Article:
Press "Enter" to skip to content

Reading PCP-II

My oldest nephew, on whom we pin great hopes, spent 16 years in that famous school in Loyola Heights, the one that instructs its students not just in reading skills but in Catholic teaching. He recently asked about the topic for my next article. I said: “The 20th anniversary of PCP-II.”

He had a vague memory that PCP-II was once mentioned in a Religion class.

This lacuna may reflect more on that famous school, on the Church, and on me as a negligent Catholic aunt, than on my nephew. His knowledge of PCP-II may even be more than that of most Filipino Catholics.

Lack of interest may be a problem too. With the third sentence of this column I have probably lost 90 percent of those who began to read it. My last two readers may be hanging on only because they fear the loss of heaven and the pains of hell should they have naught to say when at the gates St. Peter asks, “What is PCP-II?” For these two, and for my nephew, I will soldier on.

The Second Plenary Council of the Philippines (PCP-II) was the local Catholic Church’s articulation of her mission according to the Second Vatican Council (Vatican II). At the risk of insulting my two remaining readers, let me explain that Vatican II is why most Masses are no longer mumbled in Latin by a priest with his back to an uncomprehending congregation of veiled women and bored men.

More than this, Vatican II reformed a Church cowering in defensive mode, trying vainly to enfold her faithful in arms crossed against the modern world. Vatican II pried open the Church’s arms to embrace that world, and defined for her a role of compassionate participation in its redemption.

Vatican II ended in 1965. PCP-II was held in early 1991. The time lag is not further evidence that our country is a quarter century behind everyone else. The Philippine Catholic Church was no slouch all that time.

The years 1966 to 1972 were swept up in post-Vatican II fervor, as Catholic lay activists, religious women and men, and clergy entered the battle for social and political rights alongside a highly mobilized civil society. They clamored with farmers for agrarian reform, fought demolitions arm in arm with informal settlers, and denounced electoral terrorism, with a vigor that heartened some bishops and dismayed others.

From 1972 to 1986, these progressive Catholics, with the support of some bishops, continued under a brutal dictatorship to work with the poor and marginalized, at risk to their lives. They pushed the rest of the episcopate from acceptance of the dictatorship to a leading role in its collapse.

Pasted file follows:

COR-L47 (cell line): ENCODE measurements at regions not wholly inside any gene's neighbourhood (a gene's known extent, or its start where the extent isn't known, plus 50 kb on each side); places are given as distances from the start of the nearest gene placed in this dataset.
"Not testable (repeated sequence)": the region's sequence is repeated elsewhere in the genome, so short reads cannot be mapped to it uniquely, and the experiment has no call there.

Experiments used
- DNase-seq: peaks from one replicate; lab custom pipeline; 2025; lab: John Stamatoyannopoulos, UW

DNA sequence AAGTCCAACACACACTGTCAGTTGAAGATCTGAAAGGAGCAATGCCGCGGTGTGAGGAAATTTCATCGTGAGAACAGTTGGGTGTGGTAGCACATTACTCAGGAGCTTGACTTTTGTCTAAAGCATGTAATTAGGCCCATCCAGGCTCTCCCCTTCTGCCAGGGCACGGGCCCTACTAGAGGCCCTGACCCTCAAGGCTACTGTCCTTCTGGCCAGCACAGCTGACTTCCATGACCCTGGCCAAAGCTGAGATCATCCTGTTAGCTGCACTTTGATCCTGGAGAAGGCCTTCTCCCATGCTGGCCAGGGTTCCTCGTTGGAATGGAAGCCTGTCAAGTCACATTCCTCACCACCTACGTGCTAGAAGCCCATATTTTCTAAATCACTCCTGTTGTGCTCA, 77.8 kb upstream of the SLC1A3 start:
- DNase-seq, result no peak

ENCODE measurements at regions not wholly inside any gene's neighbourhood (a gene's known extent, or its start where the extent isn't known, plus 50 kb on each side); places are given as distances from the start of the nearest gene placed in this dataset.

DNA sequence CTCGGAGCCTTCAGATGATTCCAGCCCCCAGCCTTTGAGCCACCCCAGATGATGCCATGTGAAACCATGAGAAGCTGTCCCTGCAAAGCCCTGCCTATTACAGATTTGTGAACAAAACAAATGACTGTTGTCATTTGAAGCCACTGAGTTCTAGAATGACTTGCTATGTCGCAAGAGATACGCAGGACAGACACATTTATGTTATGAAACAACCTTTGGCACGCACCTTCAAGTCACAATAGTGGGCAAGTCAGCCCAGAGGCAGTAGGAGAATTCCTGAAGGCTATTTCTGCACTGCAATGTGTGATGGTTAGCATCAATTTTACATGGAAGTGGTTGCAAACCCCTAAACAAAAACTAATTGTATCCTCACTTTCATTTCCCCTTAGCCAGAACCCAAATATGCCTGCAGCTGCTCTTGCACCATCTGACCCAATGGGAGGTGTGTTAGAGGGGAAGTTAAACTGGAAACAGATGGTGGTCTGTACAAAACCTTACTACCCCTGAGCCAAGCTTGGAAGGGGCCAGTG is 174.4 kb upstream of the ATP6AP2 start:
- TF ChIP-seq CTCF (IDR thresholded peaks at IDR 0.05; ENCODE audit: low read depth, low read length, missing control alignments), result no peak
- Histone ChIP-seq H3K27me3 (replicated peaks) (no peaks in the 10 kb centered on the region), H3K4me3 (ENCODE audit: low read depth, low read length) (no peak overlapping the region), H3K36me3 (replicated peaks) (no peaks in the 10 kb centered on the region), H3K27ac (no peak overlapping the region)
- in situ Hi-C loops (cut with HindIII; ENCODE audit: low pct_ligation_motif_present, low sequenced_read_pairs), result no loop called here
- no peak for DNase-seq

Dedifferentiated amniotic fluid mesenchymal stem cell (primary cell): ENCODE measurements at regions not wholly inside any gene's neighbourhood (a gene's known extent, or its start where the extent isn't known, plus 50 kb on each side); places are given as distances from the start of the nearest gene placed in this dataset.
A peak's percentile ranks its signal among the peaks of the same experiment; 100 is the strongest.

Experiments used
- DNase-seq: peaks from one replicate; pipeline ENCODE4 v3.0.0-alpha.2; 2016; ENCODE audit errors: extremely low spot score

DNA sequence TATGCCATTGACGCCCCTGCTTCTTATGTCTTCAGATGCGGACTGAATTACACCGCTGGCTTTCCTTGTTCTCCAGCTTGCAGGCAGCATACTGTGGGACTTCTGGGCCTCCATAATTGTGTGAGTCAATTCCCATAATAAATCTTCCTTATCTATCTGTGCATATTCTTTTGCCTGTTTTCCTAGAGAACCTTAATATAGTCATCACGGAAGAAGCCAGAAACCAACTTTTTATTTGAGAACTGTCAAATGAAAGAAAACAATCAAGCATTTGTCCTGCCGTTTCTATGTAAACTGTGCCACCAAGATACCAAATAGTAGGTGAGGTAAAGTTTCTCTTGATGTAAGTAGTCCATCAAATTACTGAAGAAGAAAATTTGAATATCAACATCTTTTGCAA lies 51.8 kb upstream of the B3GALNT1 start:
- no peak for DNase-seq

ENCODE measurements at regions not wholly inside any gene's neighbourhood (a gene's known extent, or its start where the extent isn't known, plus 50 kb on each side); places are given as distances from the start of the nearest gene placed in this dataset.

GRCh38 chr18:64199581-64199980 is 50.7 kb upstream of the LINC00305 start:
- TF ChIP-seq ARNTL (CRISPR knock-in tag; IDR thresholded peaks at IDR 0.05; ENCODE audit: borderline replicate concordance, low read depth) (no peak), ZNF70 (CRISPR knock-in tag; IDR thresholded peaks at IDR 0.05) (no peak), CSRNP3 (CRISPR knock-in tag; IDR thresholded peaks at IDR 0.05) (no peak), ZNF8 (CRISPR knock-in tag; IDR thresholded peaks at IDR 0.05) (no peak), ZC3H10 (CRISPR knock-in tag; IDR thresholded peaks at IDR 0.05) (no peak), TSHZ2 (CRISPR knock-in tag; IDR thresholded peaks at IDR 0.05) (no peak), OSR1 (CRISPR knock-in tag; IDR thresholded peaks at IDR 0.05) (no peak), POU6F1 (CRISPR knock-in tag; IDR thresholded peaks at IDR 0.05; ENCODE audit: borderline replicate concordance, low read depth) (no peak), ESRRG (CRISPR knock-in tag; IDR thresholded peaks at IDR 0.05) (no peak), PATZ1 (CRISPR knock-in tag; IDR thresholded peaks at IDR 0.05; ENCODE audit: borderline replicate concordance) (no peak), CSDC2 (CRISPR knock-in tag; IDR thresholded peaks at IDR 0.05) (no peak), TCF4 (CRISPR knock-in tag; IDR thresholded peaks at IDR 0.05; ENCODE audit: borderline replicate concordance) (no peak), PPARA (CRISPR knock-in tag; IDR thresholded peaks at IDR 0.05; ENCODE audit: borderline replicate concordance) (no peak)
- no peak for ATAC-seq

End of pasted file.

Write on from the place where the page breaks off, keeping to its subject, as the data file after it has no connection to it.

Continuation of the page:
From 1986 to 1991, the Church helped prop up a wobbly new democracy. Her bishops shepherded the post-authoritarian administration with moral support and criticism. Church personnel at lower levels fought for social justice under a new regime that allowed hope of success.

Through all this, Catholic laity, clergy and religious had not sat down with their bishops to discuss what being a post-Vatican II Church meant. But after 25 years of living and dying for Vatican II’s implications, the Church was ready, in January 1991, to rewrite her mission according to those implications.

That rewrite was a collective project. PCP-II had a participatory ethic remarkable for a Church with internal structures that resemble less a democracy than a benevolent dictatorship. The laity, religious and lower clergy were active in Council preparations, informing its agenda through surveys and consultations. Working papers drafted from this process were discussed for three months at all levels of the Church.

At the Council, a third of the members were lay. Half were lower clergy and religious. Only bishops (less than 20 percent) could vote for approval of the Council’s procedures, documents and decrees. But the rest had recommendatory “consultative votes” which the bishops were expected to consider. Together these votes almost unanimously approved the Conciliar Document, which stressed the laity’s equality in the Church’s mission.

Also significant was PCP-II’s commitment to social justice. PCP-II called upon the Philippine Catholic Church to be a “Church of the Poor,” a call at once traditional and radical. It was based on an ancient reading of Jesus’s “love of preference for the poor.” But it was transformed by the modern recognition that social hierarchies long accepted by Catholicism as God-ordained are the fruit of “sinful social structures,” which the Church is obligated to denounce and dismantle.

The call was radical in another sense. It was not a call for the Church to work for the poor, or for elites to lift them out of poverty. It was a call to empower the poor and to work with them for social justice. The Conciliar Document recognized that elites could be an obstacle to the Church’s “mission of preference for the poor.” It lauded as an encouraging development the growth of organizations of the poor.

PCP-II thus committed the Church to become a prophetic Church, denouncing those who rule society unjustly; and a servant Church, supporting the poor’s efforts to correct the injustice.

Has the Church become so? My nephew was 4 and a half years old when PCP-II was held. I want to think that if the country he lives in now has made some progress in addressing the social injustice which incriminates all of us, the Catholic Church has had a part in this. Twenty years later seems a good moment to remind Catholics of PCP-II’s promises, and to reflect on how far those promises have been fulfilled.

Leave a Reply

Your email address will not be published. Required fields are marked *